Baby bore…baby BOAR! Geddit? Oh, never mind…

When my BFF had her eldest child, 4 and a half years ago, I remember something she said to me as though it were yesterday. She said “Bernard and I are not going to become too ‘baby-centric’ once this one is born” (Her OH isn’t actually called Bernard but, you know, I’m respecting their privacy, yo). Anyway, I distinctly remember thinking “Yeah, good luck with that…”, because that’s what happens, isn’t it? Once the baby comes along, that’s ALL you ever get to talk about until roughly the age that they start to grow facial hair.

Okay, so that’s a slight exaggeration, but the problem is, it creates a monster. I’m so used to expecting people to ask me about the baby that I pre-emptively answer non-baby questions with massively baby-centric answers. No longer is “How are you?” responded to with a simple “Fine, thanks”. Now, my answer usually contains a run-down of how many hours sleep BB has allowed me to have the night before, or whether or not she’s had a 4 hour screaming episode in the last 24 hours.

So bogged down have I become, that I forget that I’m a person in my own right, away from the adorable miniature human who I had removed from me a couple of months ago. And, I mean, it’s normal – when your (almost) every waking moment is consumed with keeping another being alive, it’s going to affect the way you think.

But, and I’m sorry if I’m letting down the Mummy Sisterhood by saying this, it’s really boring, isn’t it? Perhaps it’s ‘second child syndrome’ because when Sausage was born I could wax lyrical for HOURS about which brand of nappy was best, or the best way to solve constipation. This time, however, it’s not such a novelty. Don’t get me wrong, BB is TOTALLY a novelty (when she isn’t screaming…) and I’m just as in love with her as I was with Sausage when she was born. It’s just all the other crap that I’m bored with.

It goes without saying that I adore my kids, “more than anything in all of the universes” as I tell them (and yes, I do mean plural – we’re multiverse theorists in this house), but does that mean I want to talk about them in EVERY. SINGLE. CONVERSATION? No, it does not. I’m perfectly happy to talk to friends and family about the kids when they ask, but when every random stranger in the street is asking me about them too? It gets really tiresome. Sometimes, I get to the end of the day and I feel like every single conversation I’ve had that day has been baby-related. When is someone going to talk to me about something else?!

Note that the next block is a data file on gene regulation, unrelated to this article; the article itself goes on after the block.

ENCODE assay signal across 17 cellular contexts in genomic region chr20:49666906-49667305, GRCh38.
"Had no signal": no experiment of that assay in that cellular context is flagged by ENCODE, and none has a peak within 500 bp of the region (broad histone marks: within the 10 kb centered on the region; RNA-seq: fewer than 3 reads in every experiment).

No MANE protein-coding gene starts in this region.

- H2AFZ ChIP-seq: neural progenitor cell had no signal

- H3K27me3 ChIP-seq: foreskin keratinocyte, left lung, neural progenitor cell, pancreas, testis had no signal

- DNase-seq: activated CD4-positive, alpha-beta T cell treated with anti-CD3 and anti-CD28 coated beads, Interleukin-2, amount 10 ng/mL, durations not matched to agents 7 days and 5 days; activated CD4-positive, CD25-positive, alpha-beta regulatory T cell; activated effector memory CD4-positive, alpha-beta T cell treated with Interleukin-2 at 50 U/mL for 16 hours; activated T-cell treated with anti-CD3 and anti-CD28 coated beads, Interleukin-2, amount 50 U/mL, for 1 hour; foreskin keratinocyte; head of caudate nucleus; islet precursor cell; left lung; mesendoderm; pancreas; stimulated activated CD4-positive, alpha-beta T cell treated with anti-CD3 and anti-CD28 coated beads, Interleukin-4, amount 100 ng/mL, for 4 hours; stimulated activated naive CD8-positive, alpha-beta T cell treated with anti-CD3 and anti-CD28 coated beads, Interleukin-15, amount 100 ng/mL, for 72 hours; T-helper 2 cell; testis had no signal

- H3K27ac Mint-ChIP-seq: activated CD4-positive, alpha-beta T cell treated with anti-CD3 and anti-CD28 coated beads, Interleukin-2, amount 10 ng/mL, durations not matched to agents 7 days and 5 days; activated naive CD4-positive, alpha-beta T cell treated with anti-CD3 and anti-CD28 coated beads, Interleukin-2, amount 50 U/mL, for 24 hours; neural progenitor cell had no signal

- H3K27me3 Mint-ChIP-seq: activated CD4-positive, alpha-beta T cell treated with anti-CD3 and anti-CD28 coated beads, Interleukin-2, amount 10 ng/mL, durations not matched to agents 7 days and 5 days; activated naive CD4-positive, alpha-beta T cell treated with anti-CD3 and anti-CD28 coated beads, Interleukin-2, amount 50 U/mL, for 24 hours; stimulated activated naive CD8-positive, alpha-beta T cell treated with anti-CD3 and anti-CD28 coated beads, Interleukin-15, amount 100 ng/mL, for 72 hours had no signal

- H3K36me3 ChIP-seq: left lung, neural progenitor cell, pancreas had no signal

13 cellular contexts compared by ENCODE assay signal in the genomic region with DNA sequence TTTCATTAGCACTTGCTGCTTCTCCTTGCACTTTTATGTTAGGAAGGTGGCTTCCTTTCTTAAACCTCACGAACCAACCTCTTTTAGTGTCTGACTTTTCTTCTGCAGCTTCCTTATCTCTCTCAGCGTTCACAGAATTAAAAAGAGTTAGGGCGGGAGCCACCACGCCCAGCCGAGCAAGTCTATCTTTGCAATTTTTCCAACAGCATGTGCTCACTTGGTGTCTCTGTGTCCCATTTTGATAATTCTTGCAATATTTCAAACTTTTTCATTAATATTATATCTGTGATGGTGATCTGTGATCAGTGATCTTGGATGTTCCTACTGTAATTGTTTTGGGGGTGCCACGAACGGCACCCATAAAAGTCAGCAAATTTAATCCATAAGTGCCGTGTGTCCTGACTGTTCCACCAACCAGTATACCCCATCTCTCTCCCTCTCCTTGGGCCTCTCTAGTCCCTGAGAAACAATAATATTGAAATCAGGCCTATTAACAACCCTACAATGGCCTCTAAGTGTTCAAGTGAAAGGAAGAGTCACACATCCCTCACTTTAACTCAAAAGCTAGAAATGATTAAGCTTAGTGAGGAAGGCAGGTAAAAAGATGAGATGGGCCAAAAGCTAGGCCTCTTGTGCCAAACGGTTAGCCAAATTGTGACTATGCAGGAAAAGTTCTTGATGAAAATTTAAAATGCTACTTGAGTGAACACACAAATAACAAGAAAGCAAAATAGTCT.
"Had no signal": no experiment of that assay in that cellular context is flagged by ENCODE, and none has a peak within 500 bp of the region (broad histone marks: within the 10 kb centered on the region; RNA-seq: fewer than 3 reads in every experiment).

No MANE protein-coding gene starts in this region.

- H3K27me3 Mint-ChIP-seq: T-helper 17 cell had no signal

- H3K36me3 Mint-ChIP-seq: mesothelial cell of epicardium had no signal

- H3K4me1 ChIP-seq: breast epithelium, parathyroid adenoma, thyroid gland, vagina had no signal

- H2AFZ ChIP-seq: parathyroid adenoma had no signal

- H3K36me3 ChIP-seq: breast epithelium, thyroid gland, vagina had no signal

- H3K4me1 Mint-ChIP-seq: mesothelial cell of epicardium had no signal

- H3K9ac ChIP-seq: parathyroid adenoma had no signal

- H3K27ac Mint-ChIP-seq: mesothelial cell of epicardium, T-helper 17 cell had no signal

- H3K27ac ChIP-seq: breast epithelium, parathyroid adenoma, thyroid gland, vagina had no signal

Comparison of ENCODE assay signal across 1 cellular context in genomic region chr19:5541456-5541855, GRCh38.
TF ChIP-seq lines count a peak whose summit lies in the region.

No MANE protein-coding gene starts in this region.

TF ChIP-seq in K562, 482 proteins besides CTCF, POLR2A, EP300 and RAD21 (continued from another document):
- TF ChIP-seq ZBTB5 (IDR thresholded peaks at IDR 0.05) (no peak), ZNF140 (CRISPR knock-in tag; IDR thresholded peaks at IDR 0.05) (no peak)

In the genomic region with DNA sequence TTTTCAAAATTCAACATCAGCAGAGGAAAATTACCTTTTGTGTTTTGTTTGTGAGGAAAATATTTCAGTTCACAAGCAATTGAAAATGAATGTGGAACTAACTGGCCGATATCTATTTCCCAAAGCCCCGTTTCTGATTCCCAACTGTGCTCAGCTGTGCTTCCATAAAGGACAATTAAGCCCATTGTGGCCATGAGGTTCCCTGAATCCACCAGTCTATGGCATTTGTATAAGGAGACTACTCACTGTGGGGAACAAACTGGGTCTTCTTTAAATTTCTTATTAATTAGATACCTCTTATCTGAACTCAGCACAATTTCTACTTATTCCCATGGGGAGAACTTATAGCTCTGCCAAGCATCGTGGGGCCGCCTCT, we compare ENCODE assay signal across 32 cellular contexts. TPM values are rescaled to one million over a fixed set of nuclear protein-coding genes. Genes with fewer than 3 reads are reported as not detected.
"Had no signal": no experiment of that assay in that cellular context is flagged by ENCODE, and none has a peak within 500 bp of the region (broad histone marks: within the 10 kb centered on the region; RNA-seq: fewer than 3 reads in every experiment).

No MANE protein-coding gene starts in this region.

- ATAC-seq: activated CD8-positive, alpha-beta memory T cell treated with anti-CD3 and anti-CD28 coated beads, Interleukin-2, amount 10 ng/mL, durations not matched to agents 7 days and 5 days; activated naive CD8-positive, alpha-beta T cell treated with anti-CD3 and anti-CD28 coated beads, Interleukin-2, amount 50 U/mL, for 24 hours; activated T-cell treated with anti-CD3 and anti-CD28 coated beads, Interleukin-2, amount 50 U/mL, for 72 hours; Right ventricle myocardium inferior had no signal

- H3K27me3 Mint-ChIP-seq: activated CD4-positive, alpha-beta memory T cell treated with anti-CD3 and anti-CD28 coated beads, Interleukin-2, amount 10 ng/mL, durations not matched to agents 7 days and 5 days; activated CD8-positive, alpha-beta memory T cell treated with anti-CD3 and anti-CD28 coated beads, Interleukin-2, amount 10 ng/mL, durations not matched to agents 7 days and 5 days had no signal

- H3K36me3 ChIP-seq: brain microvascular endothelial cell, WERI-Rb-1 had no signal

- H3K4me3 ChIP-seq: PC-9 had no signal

People mean well, I get it, and it’s nice, it really is. But it’s turning me into a baby bore, so I’ve devised a list of tips to live by:

1. If someone says “How are you?” DO NOT reply with the phrase “I’d be a lot better if the baby slept more/screamed less/didn’t need me to manually help them pass the poo from their body because they’re constipated”

2. If you can, try to take at least five minutes a day to look at a newspaper or watch something current-affairsy on TV so that when you hear someone talking about the situation in Syria your only thought isn’t that it must be something to do with a massive rise in the price of nappies.

3. When you look in the mirror, try not to focus on the eye-bags and saggy, deflated tummy, or anything else that reminds you that you’re a Mum. Try to think about the bits you like…or the bits your other half likes!

4. If you get a chance, listen to some grown-up music. You may secretly quite like the Frozen soundtrack or the music from Rastamouse, but there’s nothing quite like the Wu Tang Clan to remind you that you’re an adult in your own right, away from being a mother.

5. If all else fails, walk around the supermarket in headphones. There’s no clearer “I don’t want to chat to you” sign than that and it should repel every well-meaning octogenarian within a 5 mile radius.